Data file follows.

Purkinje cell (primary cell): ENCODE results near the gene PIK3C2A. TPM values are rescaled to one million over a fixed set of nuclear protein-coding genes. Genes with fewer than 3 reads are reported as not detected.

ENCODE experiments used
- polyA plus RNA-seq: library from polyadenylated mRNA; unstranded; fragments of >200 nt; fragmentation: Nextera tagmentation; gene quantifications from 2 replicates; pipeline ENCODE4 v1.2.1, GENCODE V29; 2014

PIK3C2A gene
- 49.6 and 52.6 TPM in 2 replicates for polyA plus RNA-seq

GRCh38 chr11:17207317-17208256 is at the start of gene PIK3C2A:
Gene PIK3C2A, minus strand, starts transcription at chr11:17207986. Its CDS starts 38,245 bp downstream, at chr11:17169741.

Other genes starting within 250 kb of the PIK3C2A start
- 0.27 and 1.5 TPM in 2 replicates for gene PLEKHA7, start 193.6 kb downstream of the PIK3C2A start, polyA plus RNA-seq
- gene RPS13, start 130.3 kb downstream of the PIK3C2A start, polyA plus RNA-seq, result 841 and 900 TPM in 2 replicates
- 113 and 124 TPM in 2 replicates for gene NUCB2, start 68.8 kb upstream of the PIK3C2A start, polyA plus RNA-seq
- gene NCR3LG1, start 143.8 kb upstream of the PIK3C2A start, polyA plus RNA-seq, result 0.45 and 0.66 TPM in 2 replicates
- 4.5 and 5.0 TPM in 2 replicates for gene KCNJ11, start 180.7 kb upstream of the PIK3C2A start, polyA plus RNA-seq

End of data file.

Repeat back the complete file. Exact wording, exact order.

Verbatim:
Purkinje cell (primary cell): ENCODE results near the gene PIK3C2A. TPM values are rescaled to one million over a fixed set of nuclear protein-coding genes. Genes with fewer than 3 reads are reported as not detected.

ENCODE experiments used
- polyA plus RNA-seq: library from polyadenylated mRNA; unstranded; fragments of >200 nt; fragmentation: Nextera tagmentation; gene quantifications from 2 replicates; pipeline ENCODE4 v1.2.1, GENCODE V29; 2014

PIK3C2A gene
- 49.6 and 52.6 TPM in 2 replicates for polyA plus RNA-seq

GRCh38 chr11:17207317-17208256 is at the start of gene PIK3C2A:
Gene PIK3C2A, minus strand, starts transcription at chr11:17207986. Its CDS starts 38,245 bp downstream, at chr11:17169741.

Other genes starting within 250 kb of the PIK3C2A start
- 0.27 and 1.5 TPM in 2 replicates for gene PLEKHA7, start 193.6 kb downstream of the PIK3C2A start, polyA plus RNA-seq
- gene RPS13, start 130.3 kb downstream of the PIK3C2A start, polyA plus RNA-seq, result 841 and 900 TPM in 2 replicates
- 113 and 124 TPM in 2 replicates for gene NUCB2, start 68.8 kb upstream of the PIK3C2A start, polyA plus RNA-seq
- gene NCR3LG1, start 143.8 kb upstream of the PIK3C2A start, polyA plus RNA-seq, result 0.45 and 0.66 TPM in 2 replicates
- 4.5 and 5.0 TPM in 2 replicates for gene KCNJ11, start 180.7 kb upstream of the PIK3C2A start, polyA plus RNA-seq